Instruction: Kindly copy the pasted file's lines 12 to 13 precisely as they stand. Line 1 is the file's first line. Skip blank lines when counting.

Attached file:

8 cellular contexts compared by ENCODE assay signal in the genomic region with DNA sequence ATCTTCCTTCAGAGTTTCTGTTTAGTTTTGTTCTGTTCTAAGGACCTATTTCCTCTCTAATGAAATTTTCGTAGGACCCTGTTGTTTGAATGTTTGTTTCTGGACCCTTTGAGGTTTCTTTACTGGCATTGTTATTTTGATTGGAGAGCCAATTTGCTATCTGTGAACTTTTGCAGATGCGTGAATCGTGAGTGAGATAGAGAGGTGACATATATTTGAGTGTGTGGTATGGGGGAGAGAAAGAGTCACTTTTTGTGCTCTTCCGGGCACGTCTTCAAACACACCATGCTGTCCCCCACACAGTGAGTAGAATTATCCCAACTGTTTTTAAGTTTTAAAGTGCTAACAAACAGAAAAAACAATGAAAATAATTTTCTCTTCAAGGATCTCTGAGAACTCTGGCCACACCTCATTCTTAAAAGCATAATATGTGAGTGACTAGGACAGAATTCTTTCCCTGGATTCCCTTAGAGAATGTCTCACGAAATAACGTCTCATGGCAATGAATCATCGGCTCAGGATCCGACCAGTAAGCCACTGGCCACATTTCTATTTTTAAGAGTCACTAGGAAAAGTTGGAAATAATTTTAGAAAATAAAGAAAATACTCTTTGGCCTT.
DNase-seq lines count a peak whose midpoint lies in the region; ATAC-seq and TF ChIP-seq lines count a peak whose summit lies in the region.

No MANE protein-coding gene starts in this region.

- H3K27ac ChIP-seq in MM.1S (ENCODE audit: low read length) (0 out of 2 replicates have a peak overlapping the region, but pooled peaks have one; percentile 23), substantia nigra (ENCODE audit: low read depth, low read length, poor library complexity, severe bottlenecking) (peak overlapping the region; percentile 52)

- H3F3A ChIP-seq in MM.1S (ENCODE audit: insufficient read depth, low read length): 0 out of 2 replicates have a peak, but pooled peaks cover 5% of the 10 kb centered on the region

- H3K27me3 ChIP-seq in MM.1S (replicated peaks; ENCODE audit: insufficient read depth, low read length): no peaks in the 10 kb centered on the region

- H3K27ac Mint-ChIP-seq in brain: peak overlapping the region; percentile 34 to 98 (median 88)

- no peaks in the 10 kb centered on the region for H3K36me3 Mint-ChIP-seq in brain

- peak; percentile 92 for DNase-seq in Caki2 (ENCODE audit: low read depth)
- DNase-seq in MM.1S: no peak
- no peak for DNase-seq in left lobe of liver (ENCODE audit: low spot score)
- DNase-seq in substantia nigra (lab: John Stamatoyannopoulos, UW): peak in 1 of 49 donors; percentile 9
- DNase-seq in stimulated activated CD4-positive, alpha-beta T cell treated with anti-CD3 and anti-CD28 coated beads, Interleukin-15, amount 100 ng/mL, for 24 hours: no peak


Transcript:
- DNase-seq in substantia nigra (lab: John Stamatoyannopoulos, UW): peak in 1 of 49 donors; percentile 9
- DNase-seq in stimulated activated CD4-positive, alpha-beta T cell treated with anti-CD3 and anti-CD28 coated beads, Interleukin-15, amount 100 ng/mL, for 24 hours: no peak